It's that sad time to replace a furnace and possibly the A/C at the same time. I've done my googling of past threads and gathered bits and pieces, but thought I'd offer up my situation all the same. The location is Chicago, IL, home is a 15 year old 2-story colonial around 2300sf, with a 15-year old 100,000 BTU furnace and a 3ton A/C unit. Summers get hot and obnoxiously humid, but aren't that long. Winters are, well, Chicago winters.
I'd like some thoughts on the conceptual stories being spun by two quotes I've received thus far. Sadly, the two companies seem to have divergent advice on several points!
o Company A: a large well-respected 2-location Carrier dealer in Chicagoland that has a training budget and a large staff of technicians. Thought of well by every home inspector I've come across.
o Company B: The other company, a lesser known, a 2 co-owner Frigidaire dealer recommended by a friend who knows them very well. The friend is one of those sorts who can do ANYTHING to his house and just got done rebuilding it literally from the foundation up largely on his own, and chose these guys for HVAC.
1) Carrier vs Frigidaire. Carrier I've had and had pretty good luck with. Frigidaire...never even knew they did HVAC. Thoughts? I'm leaning heavily Carrier or Bryant on this one.
2) 80 vs 90% The larger Carrier dealer interestingly was recommending 80% for my 15-year old home. They said if it were new construction 90% would make a lot of sense to save on running a flue to the roof, but given that we already have one, it was probably more cost effective to go with 80%. The Frigidaire dealer said the 90% was the way to go with the number of degree days we have here in Chicagoland. I'm more inclined to lean toward 90% because I don't see energy getting anything but more expensive in the future.
3) Variable speed vs fixed speed fan. Carrier dealer recommended against variable speed for my ductwork. He did not recommend the variable speed motor for my ductwork because it went from square ducting to round ducting ,and something about the turbulence caused by the transition causing the motor to run at higher speeds for longer than it should--some mention perhaps of a sensor of some sort? How do Carrier's variable speed motors work?
The Frigidaire dealer was very pro-variable speed, although they couldn't seem to explain to me my question about "what dictates the speed the fan runs during a cycle? Is there a sensor? Is it timed?" They told me a lot about dip switches for setting mins and maxes, but never did manage to "get" that I wanted to know the control algorithm for the fan speed so I could make sense of maybe why they were all for variable while the Carrier guy was not.
4) Dual stage furnace vs single stage. The Carrier dealer, who'd ruled out variable speed based on my duct configuration, said a 2-stage would bring me more comfort and evenness of heating temp. The Frigidaire dealer wasn't pushing 2 stage since variable speed addressed the comfort issue.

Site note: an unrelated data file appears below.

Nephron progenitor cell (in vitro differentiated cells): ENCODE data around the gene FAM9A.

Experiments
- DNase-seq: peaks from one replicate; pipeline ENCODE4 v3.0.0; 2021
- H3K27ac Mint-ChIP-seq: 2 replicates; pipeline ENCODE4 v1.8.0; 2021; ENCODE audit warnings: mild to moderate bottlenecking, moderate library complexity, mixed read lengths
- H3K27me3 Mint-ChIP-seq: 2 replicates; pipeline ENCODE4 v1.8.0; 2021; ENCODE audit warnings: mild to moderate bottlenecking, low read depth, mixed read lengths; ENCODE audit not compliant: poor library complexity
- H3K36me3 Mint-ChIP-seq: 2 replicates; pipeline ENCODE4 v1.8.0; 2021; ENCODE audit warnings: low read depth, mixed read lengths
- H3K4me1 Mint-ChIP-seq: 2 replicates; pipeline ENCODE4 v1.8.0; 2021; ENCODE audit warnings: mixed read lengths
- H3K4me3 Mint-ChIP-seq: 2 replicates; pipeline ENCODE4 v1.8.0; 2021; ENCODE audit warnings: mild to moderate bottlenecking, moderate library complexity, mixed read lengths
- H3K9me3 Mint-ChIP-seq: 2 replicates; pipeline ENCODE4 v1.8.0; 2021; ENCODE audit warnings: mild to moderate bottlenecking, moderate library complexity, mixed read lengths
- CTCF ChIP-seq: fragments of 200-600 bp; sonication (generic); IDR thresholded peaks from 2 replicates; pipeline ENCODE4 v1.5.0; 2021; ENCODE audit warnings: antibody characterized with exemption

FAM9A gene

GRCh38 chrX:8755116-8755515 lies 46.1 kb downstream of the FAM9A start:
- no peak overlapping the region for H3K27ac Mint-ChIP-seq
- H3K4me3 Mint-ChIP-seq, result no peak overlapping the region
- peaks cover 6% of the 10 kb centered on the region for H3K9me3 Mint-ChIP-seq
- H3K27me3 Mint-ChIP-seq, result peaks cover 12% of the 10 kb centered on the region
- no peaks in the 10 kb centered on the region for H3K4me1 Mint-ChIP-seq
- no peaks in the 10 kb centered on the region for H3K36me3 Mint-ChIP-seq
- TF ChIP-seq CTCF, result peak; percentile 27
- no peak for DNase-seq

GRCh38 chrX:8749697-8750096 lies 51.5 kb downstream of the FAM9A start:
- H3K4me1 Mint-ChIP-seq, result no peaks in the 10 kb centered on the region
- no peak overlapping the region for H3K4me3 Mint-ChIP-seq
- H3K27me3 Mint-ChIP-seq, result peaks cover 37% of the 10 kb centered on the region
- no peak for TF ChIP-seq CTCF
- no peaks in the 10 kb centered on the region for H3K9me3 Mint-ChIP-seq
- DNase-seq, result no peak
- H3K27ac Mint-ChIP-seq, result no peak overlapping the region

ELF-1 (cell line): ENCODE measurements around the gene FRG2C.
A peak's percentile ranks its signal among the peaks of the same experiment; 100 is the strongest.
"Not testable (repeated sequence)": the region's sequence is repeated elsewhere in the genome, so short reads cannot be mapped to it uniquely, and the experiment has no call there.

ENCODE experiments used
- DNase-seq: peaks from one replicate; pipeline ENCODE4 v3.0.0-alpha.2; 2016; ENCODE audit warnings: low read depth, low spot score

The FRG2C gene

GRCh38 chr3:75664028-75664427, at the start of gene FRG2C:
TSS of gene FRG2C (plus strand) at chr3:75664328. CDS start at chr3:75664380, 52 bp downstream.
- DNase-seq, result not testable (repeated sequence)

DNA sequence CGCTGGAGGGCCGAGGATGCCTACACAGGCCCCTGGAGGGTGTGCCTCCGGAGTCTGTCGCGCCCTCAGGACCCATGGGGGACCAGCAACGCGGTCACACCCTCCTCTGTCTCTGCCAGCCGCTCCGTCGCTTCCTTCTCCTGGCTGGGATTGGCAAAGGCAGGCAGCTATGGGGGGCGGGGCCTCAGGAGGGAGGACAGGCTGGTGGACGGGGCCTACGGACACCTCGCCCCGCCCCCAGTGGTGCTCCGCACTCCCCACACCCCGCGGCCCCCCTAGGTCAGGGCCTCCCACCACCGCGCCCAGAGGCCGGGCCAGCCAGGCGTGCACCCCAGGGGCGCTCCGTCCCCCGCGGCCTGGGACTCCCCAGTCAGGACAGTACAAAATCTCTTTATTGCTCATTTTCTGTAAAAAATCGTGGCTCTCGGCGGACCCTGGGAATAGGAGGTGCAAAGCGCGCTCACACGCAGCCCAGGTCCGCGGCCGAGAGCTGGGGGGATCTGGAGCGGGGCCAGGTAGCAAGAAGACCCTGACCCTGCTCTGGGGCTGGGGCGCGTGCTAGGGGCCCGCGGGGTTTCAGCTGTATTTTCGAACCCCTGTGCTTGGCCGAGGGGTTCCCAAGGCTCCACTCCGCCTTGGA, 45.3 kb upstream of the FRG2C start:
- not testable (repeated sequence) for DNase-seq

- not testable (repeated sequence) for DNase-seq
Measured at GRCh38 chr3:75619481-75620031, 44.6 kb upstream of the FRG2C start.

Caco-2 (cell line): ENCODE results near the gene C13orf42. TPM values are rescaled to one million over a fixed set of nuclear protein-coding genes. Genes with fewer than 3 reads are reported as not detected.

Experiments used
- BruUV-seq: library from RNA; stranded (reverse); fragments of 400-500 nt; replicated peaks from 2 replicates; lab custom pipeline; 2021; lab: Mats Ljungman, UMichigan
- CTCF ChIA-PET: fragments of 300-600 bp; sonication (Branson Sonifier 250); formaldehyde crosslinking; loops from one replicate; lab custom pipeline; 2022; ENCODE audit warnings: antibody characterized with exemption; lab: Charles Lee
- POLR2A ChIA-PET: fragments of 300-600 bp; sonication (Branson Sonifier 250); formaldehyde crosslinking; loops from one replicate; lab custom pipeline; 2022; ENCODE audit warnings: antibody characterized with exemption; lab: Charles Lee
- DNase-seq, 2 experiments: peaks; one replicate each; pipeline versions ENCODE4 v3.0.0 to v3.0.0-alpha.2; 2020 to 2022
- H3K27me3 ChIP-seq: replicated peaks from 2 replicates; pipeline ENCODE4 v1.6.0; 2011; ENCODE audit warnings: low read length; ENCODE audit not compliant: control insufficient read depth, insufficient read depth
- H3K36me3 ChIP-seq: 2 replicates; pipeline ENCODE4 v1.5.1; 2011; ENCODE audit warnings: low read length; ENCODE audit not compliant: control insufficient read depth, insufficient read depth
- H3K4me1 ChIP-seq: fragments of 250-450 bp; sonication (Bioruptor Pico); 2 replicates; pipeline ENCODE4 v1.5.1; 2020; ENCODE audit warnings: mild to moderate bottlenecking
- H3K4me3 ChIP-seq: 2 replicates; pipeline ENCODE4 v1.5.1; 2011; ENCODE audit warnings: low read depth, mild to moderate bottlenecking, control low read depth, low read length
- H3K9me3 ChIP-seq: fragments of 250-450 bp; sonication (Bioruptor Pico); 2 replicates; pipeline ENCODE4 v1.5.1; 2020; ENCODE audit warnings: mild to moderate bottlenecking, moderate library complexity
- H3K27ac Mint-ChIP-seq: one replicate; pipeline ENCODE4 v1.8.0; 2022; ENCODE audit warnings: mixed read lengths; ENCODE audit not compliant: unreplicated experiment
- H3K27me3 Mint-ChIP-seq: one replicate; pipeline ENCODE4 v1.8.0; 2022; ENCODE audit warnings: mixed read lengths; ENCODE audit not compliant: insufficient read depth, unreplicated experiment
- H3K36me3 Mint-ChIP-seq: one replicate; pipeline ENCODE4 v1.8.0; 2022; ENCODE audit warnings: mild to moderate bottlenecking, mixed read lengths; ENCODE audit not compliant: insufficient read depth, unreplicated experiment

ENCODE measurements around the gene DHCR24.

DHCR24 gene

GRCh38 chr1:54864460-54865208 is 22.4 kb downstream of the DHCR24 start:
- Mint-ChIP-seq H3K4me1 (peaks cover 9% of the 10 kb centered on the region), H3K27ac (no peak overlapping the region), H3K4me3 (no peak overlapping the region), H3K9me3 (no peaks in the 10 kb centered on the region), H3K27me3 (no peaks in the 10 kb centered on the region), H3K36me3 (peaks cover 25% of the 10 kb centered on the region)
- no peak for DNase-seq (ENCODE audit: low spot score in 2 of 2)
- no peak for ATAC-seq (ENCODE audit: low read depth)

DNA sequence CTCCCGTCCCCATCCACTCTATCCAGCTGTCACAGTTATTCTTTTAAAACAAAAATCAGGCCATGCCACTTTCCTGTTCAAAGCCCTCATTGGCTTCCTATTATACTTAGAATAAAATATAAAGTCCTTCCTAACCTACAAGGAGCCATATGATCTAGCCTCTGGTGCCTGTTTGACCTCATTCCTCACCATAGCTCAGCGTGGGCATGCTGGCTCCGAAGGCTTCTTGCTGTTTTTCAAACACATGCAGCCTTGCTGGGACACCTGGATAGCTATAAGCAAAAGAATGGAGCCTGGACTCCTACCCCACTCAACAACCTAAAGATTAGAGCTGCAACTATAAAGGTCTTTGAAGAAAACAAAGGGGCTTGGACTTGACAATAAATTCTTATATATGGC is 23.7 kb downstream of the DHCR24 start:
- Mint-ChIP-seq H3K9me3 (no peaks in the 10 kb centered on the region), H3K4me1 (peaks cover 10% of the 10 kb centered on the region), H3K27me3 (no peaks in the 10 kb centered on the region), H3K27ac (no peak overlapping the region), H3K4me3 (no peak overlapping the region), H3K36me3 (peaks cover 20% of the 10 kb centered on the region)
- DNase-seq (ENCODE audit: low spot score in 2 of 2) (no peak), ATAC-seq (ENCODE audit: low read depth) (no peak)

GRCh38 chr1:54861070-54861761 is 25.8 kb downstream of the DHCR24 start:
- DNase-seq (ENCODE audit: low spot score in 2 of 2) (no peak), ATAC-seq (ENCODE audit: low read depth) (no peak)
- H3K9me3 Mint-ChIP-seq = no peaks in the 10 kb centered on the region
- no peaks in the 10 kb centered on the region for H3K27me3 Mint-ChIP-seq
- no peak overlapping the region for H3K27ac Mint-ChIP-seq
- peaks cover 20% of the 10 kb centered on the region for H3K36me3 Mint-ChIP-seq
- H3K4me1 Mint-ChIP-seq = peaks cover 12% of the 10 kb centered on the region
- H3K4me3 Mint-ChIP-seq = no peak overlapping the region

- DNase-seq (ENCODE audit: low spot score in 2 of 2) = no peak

5) 13SEER vs 15SEER. If it only cost $300 more, would ya do it? Carrier dealer had this option for mein the quiet Performance series (I like quiet given the configuration of my yard and its use i the summer). Both dealers seemed to feel the federally mandated 13SEER was plenty efficient for our area. In the Carrier dealer quote, I had 13SEER comfort and 13SEER performance options with a $300 spread between them for the better noise package. Another $300 gets me to 15SEER and quiet.
6) R410A vs R22? Carrier dealer recommended the R410A versions of their units vs the R22 as it was only $75 more to get the more eco-friendly refrigerant that'd be around for the forseeable future, plus the R410A units were a lot more reliable and had longer warranties because they cooperate with lubricants a lot better than R-22. The Frigidaire dealer was quiet on this issue as they didn't appear to have any R410A units available.
7) Do furnace and A/C simultaneously? Or not? One one hand I'd like to hold onto the $2500-$3500 the A/C would cost rather than dropping that into the bucket now. The Carrier dealer said I would only save about $250 in installatoin labor by doing them both at the same time. The Frigidaire dealer seemed to push at least replacing the A/C coil with the heater even if we waited on the outside unit. The A/C currently seems to work well now, though we do have a pretty good temp difference upstairs and down even when running our current single speed blower 24/7. I don't see a new unit making any difference in comfort, but we would see a few months of energy savings.
Company #3, another larger place, comes tomorrow.
Thanks so much for any thoughts or advice with these issues!
Best Regards, -- Todd H. http://www.toddh.net /